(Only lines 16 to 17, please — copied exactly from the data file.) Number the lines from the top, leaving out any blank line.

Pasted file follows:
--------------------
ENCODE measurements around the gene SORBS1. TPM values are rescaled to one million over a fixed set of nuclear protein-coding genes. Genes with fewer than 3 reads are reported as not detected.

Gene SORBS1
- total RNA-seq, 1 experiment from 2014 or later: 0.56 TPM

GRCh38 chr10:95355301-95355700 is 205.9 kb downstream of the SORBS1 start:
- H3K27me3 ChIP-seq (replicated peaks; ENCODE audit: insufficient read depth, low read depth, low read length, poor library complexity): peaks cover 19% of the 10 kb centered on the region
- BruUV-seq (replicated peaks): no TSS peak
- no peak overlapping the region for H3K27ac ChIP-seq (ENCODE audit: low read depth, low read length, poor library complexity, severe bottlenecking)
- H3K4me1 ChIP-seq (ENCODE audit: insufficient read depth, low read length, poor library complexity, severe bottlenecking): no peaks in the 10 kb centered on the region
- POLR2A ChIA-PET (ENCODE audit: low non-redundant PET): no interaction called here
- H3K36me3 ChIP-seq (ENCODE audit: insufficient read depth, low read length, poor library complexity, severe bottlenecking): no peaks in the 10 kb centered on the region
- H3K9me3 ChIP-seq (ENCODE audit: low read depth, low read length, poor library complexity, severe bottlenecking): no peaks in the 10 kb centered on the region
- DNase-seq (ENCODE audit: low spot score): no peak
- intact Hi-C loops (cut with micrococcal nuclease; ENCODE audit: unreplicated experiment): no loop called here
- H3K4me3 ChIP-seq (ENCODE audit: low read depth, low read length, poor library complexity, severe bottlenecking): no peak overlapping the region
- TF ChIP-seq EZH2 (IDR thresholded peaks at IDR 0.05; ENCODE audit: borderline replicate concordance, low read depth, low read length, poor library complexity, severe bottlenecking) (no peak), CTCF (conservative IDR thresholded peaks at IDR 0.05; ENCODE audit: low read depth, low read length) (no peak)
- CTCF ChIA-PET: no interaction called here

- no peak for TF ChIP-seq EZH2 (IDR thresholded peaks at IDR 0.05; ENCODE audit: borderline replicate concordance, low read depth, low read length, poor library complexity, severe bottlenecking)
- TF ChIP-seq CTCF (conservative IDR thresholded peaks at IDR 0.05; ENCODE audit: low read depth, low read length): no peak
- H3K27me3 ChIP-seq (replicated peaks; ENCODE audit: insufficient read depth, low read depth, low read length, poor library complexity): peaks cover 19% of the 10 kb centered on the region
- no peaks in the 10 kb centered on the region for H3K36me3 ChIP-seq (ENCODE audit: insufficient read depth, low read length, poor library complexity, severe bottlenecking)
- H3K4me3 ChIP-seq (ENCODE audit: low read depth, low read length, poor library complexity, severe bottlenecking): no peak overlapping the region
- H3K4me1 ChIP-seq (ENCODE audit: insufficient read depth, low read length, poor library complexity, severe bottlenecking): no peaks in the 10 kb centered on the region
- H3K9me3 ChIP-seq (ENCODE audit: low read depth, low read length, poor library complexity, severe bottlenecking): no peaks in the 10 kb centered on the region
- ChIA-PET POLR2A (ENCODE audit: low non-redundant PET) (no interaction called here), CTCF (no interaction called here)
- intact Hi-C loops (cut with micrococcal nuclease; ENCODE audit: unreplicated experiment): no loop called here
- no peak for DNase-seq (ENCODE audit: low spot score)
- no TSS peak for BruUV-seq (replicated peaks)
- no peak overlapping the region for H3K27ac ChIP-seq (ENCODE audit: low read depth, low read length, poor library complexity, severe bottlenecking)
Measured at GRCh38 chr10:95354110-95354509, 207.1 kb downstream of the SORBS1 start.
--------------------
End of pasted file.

- CTCF ChIA-PET: no interaction called here

- no peak for TF ChIP-seq EZH2 (IDR thresholded peaks at IDR 0.05; ENCODE audit: borderline replicate concordance, low read depth, low read length, poor library complexity, severe bottlenecking)